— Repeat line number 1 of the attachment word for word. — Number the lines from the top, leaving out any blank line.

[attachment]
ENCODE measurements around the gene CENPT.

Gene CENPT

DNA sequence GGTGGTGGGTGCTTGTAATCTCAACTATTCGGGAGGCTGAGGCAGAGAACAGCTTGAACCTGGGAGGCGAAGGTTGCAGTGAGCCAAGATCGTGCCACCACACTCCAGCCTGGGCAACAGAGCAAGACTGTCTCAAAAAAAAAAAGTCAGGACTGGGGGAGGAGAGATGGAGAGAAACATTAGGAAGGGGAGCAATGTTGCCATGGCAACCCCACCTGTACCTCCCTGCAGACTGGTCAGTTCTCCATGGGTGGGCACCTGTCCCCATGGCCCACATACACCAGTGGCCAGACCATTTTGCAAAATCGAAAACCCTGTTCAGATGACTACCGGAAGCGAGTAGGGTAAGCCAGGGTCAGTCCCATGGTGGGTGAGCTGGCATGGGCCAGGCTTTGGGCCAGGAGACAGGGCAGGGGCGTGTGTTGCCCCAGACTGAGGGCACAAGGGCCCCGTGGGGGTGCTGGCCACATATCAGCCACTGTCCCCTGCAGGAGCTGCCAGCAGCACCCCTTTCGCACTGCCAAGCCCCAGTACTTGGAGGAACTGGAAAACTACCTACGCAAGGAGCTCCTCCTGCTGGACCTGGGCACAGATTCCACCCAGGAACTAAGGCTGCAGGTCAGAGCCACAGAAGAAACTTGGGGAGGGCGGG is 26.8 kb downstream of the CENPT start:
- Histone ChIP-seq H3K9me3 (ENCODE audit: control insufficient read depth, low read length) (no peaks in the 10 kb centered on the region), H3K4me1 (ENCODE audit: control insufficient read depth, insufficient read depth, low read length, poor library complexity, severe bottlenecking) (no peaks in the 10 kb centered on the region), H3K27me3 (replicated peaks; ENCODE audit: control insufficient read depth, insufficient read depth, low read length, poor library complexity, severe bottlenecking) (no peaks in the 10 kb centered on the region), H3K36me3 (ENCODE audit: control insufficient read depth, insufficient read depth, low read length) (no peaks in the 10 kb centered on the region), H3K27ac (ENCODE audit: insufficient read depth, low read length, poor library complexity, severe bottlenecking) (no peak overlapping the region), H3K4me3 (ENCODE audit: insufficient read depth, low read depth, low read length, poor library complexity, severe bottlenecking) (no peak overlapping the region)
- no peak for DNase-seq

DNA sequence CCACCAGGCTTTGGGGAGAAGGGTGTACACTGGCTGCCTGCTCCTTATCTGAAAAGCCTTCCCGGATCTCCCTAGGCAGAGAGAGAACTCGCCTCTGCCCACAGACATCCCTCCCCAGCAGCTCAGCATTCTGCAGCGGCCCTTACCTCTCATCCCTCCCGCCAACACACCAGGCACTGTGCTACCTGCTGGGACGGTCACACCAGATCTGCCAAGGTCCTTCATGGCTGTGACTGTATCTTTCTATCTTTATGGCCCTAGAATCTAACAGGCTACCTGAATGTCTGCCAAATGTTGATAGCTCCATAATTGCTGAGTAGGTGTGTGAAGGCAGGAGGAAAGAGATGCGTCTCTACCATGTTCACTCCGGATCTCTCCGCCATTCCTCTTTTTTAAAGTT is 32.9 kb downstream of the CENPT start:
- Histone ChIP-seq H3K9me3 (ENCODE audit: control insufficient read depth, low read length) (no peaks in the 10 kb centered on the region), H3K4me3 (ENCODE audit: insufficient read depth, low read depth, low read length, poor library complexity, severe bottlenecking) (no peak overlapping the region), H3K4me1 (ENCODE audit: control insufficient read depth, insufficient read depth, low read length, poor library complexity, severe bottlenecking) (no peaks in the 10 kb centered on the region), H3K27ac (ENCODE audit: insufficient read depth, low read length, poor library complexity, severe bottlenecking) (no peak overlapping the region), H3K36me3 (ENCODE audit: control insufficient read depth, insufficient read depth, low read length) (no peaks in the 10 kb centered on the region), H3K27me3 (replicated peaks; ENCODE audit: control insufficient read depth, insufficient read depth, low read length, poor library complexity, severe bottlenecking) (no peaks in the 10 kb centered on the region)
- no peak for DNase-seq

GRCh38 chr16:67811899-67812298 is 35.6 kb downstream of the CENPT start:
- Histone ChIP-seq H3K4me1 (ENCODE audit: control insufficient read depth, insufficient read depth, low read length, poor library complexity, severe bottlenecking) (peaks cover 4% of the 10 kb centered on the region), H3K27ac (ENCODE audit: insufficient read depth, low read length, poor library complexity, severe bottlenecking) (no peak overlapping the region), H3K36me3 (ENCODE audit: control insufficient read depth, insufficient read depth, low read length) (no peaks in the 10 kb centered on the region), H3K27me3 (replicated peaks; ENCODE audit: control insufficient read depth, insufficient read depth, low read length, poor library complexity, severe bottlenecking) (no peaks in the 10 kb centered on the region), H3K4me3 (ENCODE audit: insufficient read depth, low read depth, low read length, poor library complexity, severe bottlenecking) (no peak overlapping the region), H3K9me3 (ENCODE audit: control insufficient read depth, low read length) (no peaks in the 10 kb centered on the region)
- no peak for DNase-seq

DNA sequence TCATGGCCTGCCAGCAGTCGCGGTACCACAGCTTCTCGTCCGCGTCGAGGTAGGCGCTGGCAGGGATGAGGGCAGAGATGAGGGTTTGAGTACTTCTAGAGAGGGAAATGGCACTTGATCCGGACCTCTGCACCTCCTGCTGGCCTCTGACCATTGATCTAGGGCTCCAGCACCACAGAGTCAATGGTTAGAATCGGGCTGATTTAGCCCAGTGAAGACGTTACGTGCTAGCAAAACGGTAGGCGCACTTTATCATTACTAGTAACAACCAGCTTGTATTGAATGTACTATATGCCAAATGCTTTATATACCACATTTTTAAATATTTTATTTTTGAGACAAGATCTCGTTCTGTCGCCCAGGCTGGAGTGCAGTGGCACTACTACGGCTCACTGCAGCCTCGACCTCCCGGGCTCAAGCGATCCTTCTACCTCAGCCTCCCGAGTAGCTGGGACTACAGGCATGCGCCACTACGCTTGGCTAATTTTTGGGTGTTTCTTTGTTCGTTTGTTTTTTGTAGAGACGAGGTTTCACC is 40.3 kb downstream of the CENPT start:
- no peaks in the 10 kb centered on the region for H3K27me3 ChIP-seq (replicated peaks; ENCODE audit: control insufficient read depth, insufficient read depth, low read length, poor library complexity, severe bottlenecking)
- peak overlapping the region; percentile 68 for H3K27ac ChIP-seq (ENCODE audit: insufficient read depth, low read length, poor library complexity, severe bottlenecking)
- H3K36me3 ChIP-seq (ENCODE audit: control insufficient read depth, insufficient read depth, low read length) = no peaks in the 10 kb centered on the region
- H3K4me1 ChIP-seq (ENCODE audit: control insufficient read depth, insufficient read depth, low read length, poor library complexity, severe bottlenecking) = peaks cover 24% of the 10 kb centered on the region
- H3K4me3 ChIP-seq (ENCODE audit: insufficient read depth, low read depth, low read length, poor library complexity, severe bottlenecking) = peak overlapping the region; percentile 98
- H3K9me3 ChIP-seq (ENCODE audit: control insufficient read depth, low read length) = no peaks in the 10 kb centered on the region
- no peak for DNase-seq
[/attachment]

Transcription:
ENCODE measurements around the gene CENPT.